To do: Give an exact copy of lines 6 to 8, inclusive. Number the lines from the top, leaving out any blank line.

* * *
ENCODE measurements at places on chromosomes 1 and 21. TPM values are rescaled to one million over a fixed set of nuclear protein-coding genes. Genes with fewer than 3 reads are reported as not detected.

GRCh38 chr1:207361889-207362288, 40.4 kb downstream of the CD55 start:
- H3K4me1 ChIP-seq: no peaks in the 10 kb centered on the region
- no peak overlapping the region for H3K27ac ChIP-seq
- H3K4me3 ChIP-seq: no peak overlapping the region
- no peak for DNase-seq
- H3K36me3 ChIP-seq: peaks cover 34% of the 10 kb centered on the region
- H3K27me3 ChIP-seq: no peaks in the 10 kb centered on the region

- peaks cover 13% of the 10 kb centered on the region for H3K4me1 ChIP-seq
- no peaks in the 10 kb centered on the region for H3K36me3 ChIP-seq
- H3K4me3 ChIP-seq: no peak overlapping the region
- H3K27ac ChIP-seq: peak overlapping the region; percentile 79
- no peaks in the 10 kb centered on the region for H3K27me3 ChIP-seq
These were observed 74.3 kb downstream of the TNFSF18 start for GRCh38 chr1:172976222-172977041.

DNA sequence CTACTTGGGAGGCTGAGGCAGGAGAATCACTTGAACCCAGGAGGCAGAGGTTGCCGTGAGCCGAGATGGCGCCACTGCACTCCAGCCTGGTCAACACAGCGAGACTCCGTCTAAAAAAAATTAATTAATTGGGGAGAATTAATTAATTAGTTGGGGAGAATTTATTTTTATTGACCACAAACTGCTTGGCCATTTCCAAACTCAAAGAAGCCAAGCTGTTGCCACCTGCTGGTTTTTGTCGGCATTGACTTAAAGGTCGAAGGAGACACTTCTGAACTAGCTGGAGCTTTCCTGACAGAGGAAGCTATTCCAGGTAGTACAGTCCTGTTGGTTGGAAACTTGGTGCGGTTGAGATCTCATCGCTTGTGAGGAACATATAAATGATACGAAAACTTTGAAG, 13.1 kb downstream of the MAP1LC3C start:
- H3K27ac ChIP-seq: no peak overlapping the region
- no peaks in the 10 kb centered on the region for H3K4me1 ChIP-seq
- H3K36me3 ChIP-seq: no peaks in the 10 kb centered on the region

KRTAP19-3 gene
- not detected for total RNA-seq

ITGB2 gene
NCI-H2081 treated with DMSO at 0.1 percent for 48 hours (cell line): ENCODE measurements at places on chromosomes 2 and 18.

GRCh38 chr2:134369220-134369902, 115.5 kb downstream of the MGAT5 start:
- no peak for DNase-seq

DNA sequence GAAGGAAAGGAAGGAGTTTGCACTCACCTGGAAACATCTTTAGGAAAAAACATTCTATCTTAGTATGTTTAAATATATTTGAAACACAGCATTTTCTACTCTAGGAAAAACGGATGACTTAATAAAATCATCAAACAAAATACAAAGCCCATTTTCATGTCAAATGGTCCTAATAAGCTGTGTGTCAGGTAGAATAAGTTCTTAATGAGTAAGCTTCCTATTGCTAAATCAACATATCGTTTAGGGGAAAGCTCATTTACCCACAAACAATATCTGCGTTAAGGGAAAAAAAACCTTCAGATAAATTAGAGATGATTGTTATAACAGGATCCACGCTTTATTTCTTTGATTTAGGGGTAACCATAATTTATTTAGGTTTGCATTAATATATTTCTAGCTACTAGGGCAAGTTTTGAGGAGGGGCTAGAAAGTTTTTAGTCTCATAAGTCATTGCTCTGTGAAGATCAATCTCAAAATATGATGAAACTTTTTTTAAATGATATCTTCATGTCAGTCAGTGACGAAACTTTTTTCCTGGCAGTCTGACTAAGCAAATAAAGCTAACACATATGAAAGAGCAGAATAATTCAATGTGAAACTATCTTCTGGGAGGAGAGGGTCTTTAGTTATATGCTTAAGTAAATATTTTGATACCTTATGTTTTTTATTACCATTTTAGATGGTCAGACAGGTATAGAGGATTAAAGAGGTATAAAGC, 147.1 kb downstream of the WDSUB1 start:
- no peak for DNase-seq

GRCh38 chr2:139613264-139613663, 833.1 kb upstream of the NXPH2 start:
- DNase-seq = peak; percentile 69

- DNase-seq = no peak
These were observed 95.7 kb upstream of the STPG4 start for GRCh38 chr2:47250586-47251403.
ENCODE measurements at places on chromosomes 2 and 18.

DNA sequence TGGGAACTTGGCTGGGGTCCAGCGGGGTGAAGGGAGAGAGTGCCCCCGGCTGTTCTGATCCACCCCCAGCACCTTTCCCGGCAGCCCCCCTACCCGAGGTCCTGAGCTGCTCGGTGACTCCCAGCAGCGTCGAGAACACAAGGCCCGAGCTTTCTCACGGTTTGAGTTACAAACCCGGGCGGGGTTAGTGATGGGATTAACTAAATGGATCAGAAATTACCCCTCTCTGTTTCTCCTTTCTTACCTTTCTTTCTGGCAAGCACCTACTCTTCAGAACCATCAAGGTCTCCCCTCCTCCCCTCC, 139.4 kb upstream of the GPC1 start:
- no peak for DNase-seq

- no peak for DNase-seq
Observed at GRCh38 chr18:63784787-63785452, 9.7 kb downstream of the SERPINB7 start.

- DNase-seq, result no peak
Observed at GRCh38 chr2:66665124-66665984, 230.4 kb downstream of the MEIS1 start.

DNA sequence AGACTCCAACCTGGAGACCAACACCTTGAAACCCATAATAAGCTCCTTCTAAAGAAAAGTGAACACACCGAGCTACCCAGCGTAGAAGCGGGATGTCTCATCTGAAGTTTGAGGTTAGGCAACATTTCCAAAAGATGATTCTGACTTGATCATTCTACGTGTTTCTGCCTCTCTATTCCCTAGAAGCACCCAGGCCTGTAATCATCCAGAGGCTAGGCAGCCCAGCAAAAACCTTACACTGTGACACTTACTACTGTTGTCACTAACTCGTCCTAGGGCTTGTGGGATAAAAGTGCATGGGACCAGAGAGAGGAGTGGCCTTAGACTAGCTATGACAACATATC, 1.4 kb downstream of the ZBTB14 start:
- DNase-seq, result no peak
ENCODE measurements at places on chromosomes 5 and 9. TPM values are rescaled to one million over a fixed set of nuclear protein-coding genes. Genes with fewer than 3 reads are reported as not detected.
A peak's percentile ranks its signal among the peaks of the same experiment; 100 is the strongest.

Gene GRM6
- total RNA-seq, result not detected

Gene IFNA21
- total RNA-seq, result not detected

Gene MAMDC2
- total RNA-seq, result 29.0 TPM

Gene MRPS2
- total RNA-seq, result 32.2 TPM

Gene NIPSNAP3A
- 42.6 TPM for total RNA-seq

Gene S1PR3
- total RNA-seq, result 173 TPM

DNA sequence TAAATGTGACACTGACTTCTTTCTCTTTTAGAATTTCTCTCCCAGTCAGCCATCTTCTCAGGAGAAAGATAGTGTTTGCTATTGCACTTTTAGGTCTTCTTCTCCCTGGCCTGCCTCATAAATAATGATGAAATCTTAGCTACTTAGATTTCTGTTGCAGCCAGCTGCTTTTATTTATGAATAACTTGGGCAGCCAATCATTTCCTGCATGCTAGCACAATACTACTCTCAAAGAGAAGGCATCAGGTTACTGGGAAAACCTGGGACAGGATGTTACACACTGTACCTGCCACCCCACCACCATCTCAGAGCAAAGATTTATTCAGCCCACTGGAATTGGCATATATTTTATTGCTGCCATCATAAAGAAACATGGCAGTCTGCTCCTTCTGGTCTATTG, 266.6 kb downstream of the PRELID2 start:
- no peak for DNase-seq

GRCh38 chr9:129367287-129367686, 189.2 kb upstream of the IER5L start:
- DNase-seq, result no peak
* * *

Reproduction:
- no peak for DNase-seq
- H3K36me3 ChIP-seq: peaks cover 34% of the 10 kb centered on the region
- H3K27me3 ChIP-seq: no peaks in the 10 kb centered on the region